Tom Blyth is a unique and interesting character, the 30 year old mentalist hailing from the UK, has cut his teeth as a musician, professional BMXer, and now shares the early stages of a creative project based in softgoods, called Forlorn, here is what he had to say…


What is Forlorn brand, and what does it mean to you?

Forlorn is a independent, rider owned clothing project that I’m working on.

The name is a reference to the current state of BMX which seems to have rejected and abandoned most of what originally attracted me to it.

It’s also kind of a joke in that if you refer to a venture as forlorn, it means that it’s almost certain to fail. I’m aware that what I’m offering is pretty far from what the majority of riders are looking for these days so it appeals to my sense of humour that the name reflects that.


As a life long BMXer and creative type, what influences brought you to a point to where you decided you wanted to start your own project?

Well basically despite riding bmx having a huge role in shaping my development as a person, I don’t feel like there’s much going on in bmx these days that I can relate to. Rather than just complaining about that, or just accepting it and withdrawing from it altogether I decided to start something that expresses my interpretation of what BMX is about.

That’s not to say that anyone else is doing it wrong, there’s room for all kinds of styles and outlooks within riding, this is just mine.


Who do you work with on this new project?

The team is myself, Kenny Horton, Eric Holladay, Josh Bedford and The Count.

I’m also working with different artists, French drew the first design and Matthew Glover (Sin eater illustration) is currently working on the next one. There are a few other people I plan to collaborate with later on too.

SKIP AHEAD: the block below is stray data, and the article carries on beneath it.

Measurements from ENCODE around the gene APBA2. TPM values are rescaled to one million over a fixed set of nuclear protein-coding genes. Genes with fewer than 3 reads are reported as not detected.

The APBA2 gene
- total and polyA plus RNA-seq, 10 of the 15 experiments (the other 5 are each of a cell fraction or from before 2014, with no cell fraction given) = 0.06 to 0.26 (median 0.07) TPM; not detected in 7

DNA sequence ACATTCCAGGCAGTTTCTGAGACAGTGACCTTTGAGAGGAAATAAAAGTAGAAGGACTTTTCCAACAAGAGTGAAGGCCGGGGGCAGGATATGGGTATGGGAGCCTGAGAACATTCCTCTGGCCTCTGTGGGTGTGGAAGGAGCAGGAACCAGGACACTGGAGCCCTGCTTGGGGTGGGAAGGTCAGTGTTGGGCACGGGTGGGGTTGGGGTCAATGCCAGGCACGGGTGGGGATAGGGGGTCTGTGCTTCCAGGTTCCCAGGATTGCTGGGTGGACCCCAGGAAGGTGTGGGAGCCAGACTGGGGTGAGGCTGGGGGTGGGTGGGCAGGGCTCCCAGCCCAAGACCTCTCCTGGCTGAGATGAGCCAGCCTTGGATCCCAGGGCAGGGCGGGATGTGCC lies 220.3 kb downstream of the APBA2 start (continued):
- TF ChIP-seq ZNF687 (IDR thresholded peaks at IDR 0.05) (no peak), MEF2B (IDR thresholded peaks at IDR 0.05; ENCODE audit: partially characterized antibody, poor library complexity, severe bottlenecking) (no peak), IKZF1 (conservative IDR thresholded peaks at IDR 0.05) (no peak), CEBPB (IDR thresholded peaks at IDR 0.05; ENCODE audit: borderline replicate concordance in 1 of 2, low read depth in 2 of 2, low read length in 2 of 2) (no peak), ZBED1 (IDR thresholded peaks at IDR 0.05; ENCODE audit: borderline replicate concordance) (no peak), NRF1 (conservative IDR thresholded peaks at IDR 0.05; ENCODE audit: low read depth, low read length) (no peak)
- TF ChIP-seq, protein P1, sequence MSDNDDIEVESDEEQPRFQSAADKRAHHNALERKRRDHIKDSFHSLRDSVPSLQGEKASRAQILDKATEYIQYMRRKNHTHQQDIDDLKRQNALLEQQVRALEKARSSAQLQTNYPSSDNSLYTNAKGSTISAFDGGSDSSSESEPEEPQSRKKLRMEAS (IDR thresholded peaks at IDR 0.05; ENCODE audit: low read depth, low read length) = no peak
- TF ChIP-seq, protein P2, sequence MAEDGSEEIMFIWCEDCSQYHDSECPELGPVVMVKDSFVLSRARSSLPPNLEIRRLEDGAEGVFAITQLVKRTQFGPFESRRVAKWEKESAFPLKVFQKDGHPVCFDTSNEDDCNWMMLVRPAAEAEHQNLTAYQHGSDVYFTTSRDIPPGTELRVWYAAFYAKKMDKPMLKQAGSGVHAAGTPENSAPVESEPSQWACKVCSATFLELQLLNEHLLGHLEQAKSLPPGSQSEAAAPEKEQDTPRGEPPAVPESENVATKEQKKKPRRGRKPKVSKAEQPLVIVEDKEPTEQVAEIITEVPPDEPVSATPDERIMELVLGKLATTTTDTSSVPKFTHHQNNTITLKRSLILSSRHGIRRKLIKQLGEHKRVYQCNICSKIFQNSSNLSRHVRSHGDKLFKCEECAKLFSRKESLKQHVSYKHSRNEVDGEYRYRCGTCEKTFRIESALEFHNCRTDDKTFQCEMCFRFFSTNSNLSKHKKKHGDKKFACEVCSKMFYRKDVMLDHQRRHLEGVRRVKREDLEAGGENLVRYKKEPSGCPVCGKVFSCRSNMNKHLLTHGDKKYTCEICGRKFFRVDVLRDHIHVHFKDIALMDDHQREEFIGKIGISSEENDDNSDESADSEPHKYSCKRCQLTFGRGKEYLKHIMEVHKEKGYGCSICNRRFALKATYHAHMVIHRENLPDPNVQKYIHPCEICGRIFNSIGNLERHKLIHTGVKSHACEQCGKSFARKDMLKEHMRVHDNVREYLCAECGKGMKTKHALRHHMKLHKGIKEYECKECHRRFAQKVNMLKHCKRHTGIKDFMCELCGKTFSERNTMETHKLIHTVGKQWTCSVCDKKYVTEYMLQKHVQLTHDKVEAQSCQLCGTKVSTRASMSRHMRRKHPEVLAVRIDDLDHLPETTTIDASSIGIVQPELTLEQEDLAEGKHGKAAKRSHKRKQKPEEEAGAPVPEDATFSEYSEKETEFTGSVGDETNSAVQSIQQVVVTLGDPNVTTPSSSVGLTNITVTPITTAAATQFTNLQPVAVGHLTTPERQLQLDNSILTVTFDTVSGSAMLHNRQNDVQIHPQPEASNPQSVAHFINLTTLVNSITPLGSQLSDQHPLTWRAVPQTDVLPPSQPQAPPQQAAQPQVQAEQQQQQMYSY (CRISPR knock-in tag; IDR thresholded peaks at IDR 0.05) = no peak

How did you choose to identify Forlorn with these characters?

Everyone on the team is someone that I’m friends with, that I share common interests and ideas with and that I’m stoked to watch ride and spend time with. They all do things their own way, no one takes themselves too seriously and to me they embody what BMX is all about. The same goes for the artists, they are amazing at what they do, each have their own individual style and are cool to work with.

count 1

Why do you feel like it’s important for BMXers to pursue various creative outlets, Ie, bands, art, clothing, etc…? Are there any people or brands that inspired you?

I think that BMX needs people who are interested in more than just bikes to stop it from becoming stagnant. It seemed like when I was younger, everyone who had an interview had something interesting to say, a slightly different outlook, they were free thinkers. I think there is a distinct lack of that now, somehow mainstream BMX has become homogenous and in need of some fresh ideas. Without people bringing influences from different music, art and different ways of thinking we may as well just all be kicking the shit out of each other after the match with the other idiots.





How can people learn more about what you are doing?

You can follow us on Instagram at @forlorn_brand

We’re also on Facebook at

And we have an online store at with shirts and stickers for sale.

Also keep an eye out for a promo edit coming soon!


count 2

count jes hop


Photos of the count are by James Newrick, Tom Blyth Peg Fakie by Joe Bailey all other photos of Kenny Horton, Eric Holladay and Tom by Steve Crandall/ Least Most…


Steve Crandall

Coffee sipping pilot of a red FBM frame and a Nikon camera.